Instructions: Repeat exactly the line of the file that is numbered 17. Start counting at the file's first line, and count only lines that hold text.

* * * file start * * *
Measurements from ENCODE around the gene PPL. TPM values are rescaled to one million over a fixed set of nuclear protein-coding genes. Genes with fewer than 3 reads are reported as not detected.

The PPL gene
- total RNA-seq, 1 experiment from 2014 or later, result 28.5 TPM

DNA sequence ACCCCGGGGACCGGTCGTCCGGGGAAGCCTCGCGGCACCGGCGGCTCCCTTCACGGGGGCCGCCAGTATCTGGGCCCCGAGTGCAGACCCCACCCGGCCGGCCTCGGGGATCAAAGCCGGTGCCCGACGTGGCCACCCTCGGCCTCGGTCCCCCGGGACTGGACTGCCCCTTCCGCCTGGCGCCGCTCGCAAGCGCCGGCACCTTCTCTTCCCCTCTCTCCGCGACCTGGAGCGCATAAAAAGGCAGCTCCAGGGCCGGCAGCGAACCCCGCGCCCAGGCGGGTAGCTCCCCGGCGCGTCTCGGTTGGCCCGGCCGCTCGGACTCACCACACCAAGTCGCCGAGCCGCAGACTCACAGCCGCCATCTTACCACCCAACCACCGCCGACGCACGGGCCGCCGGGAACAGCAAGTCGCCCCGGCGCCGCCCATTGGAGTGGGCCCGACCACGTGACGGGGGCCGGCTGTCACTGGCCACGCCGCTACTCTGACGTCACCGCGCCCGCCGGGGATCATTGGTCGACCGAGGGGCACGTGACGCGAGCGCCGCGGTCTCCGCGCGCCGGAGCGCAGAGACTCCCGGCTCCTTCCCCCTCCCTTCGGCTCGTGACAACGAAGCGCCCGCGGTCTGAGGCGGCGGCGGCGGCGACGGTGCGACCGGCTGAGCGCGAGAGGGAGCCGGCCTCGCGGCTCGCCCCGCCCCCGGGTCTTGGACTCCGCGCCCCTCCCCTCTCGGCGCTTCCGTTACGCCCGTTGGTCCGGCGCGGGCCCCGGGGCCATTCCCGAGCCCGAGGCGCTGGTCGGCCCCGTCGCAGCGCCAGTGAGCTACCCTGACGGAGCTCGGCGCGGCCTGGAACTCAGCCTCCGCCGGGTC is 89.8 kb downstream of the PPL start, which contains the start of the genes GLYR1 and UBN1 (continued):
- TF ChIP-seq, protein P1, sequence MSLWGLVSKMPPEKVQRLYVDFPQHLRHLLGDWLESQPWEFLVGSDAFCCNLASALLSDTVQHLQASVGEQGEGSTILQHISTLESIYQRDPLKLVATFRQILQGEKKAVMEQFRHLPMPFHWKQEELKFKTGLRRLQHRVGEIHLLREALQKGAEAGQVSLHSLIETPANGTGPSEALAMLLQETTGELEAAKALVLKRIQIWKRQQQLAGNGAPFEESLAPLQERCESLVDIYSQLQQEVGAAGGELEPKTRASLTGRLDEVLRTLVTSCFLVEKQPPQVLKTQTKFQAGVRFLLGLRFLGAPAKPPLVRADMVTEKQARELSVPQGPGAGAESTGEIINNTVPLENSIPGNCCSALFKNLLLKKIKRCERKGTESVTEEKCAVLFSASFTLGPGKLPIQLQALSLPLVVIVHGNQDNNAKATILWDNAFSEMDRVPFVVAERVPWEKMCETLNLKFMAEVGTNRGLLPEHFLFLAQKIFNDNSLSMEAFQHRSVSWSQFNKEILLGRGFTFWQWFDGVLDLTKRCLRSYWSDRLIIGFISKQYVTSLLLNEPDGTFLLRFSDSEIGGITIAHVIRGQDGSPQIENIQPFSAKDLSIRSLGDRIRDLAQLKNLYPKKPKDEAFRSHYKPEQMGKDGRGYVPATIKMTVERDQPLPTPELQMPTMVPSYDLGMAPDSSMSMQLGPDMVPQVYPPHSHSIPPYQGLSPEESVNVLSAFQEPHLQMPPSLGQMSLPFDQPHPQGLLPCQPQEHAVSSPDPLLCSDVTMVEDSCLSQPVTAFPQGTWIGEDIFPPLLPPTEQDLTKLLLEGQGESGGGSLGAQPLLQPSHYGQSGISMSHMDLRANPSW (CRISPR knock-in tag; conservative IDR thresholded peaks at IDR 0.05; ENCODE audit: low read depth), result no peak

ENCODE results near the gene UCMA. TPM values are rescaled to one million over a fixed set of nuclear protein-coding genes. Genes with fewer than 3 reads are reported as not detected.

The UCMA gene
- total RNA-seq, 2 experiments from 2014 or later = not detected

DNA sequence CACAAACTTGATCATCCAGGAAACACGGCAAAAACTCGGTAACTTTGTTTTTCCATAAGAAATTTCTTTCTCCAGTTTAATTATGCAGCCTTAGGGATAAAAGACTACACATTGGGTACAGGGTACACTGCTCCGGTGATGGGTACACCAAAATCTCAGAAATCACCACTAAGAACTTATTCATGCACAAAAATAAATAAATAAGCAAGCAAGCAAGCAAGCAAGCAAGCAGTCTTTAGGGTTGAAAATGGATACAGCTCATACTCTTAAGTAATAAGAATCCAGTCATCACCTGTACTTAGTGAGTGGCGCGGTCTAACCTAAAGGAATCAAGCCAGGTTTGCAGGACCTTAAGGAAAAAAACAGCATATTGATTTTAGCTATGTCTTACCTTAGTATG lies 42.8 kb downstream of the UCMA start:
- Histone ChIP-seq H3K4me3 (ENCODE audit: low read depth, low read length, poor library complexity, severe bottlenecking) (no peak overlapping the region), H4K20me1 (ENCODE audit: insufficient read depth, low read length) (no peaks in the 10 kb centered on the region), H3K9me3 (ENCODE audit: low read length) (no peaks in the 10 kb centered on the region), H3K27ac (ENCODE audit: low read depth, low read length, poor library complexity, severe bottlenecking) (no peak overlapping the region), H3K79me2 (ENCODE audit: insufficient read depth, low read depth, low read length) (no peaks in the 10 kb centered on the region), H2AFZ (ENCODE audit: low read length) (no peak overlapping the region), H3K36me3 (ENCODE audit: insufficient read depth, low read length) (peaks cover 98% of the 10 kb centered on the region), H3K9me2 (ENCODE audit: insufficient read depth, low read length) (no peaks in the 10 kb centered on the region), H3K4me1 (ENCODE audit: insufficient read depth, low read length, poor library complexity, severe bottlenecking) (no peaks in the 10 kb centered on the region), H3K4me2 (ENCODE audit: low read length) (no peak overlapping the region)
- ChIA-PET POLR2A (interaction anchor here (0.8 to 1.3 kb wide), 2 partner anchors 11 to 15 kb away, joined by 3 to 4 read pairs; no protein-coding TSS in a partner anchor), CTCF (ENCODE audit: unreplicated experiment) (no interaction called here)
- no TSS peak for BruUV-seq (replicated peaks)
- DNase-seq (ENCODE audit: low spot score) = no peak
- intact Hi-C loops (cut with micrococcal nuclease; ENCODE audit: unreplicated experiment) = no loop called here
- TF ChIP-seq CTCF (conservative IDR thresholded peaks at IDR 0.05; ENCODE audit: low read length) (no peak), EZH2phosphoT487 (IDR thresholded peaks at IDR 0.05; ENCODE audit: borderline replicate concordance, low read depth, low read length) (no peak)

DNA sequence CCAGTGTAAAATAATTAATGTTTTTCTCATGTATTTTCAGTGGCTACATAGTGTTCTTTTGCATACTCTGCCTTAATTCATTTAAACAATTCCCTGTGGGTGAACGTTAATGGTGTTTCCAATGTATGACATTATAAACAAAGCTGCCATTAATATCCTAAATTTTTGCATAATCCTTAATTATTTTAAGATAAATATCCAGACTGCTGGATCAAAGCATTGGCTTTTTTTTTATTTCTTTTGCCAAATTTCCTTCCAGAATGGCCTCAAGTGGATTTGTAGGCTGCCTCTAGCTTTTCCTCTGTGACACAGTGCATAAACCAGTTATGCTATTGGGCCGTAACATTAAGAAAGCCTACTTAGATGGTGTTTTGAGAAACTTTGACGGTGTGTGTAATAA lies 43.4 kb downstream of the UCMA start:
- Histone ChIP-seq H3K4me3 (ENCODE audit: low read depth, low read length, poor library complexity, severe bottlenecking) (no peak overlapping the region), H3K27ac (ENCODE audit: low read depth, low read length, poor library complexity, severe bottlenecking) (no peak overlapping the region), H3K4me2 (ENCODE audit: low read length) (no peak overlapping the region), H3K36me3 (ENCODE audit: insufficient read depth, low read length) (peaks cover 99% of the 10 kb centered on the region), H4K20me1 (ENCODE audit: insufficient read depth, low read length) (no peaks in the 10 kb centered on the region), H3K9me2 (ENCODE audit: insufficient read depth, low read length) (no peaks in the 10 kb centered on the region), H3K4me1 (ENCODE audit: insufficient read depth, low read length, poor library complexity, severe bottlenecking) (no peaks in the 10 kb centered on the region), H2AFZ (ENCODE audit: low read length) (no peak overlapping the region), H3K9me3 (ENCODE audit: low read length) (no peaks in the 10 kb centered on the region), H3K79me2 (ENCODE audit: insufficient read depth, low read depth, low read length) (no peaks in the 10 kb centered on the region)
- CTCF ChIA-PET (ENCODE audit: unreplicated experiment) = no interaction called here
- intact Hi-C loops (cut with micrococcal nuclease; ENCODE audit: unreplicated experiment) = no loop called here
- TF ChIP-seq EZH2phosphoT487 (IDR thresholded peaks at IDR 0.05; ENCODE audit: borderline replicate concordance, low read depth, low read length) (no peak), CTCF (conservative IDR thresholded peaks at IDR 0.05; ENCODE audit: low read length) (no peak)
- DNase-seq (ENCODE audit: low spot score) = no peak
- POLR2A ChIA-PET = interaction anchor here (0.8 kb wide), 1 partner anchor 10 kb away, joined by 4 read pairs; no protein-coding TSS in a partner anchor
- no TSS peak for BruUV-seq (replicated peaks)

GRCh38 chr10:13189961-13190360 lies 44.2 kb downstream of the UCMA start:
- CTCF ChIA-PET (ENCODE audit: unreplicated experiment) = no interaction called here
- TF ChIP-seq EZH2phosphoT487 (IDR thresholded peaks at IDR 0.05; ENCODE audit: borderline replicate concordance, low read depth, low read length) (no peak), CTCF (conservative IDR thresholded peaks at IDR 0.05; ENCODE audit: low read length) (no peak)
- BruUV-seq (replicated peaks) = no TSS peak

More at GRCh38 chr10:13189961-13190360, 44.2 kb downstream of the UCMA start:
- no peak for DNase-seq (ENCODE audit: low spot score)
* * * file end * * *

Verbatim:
- Histone ChIP-seq H3K4me3 (ENCODE audit: low read depth, low read length, poor library complexity, severe bottlenecking) (no peak overlapping the region), H3K27ac (ENCODE audit: low read depth, low read length, poor library complexity, severe bottlenecking) (no peak overlapping the region), H3K4me2 (ENCODE audit: low read length) (no peak overlapping the region), H3K36me3 (ENCODE audit: insufficient read depth, low read length) (peaks cover 99% of the 10 kb centered on the region), H4K20me1 (ENCODE audit: insufficient read depth, low read length) (no peaks in the 10 kb centered on the region), H3K9me2 (ENCODE audit: insufficient read depth, low read length) (no peaks in the 10 kb centered on the region), H3K4me1 (ENCODE audit: insufficient read depth, low read length, poor library complexity, severe bottlenecking) (no peaks in the 10 kb centered on the region), H2AFZ (ENCODE audit: low read length) (no peak overlapping the region), H3K9me3 (ENCODE audit: low read length) (no peaks in the 10 kb centered on the region), H3K79me2 (ENCODE audit: insufficient read depth, low read depth, low read length) (no peaks in the 10 kb centered on the region)